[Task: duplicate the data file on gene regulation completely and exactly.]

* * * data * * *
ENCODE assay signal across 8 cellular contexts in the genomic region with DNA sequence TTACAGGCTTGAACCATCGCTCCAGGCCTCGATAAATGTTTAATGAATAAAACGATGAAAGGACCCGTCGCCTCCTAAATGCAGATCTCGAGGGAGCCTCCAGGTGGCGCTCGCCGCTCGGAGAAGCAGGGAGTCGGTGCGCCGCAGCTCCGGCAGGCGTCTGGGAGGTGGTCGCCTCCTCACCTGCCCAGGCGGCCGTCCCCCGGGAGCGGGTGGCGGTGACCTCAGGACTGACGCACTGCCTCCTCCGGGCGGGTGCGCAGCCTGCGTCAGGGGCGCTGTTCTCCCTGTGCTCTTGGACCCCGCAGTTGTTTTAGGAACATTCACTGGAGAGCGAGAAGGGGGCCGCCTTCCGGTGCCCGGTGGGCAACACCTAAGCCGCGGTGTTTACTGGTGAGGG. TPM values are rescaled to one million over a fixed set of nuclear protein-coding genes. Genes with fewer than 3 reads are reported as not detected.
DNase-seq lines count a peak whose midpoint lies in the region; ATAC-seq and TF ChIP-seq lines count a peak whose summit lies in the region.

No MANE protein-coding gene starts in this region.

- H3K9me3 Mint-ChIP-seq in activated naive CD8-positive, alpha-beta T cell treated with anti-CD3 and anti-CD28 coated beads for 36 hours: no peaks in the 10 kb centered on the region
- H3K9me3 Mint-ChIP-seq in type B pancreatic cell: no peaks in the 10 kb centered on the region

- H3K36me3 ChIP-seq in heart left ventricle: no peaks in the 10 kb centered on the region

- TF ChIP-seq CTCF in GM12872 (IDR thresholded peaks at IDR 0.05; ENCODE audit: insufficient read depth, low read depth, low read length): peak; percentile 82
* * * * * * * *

ENCODE assay signal across 8 cellular contexts in the genomic region with DNA sequence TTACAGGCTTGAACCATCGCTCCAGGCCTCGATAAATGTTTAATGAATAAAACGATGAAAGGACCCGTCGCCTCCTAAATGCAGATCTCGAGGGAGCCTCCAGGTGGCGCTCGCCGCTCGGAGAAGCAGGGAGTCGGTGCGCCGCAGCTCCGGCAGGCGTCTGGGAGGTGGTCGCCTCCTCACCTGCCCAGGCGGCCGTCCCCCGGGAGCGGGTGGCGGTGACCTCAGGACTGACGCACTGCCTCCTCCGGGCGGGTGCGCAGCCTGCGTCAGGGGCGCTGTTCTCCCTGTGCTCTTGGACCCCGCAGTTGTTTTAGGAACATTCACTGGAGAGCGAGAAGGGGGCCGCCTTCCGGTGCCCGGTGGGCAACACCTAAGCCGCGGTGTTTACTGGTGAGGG. TPM values are rescaled to one million over a fixed set of nuclear protein-coding genes. Genes with fewer than 3 reads are reported as not detected.
DNase-seq lines count a peak whose midpoint lies in the region; ATAC-seq and TF ChIP-seq lines count a peak whose summit lies in the region.

No MANE protein-coding gene starts in this region.

- H3K9me3 Mint-ChIP-seq in activated naive CD8-positive, alpha-beta T cell treated with anti-CD3 and anti-CD28 coated beads for 36 hours: no peaks in the 10 kb centered on the region
- H3K9me3 Mint-ChIP-seq in type B pancreatic cell: no peaks in the 10 kb centered on the region

- H3K36me3 ChIP-seq in heart left ventricle: no peaks in the 10 kb centered on the region

- TF ChIP-seq CTCF in GM12872 (IDR thresholded peaks at IDR 0.05; ENCODE audit: insufficient read depth, low read depth, low read length): peak; percentile 82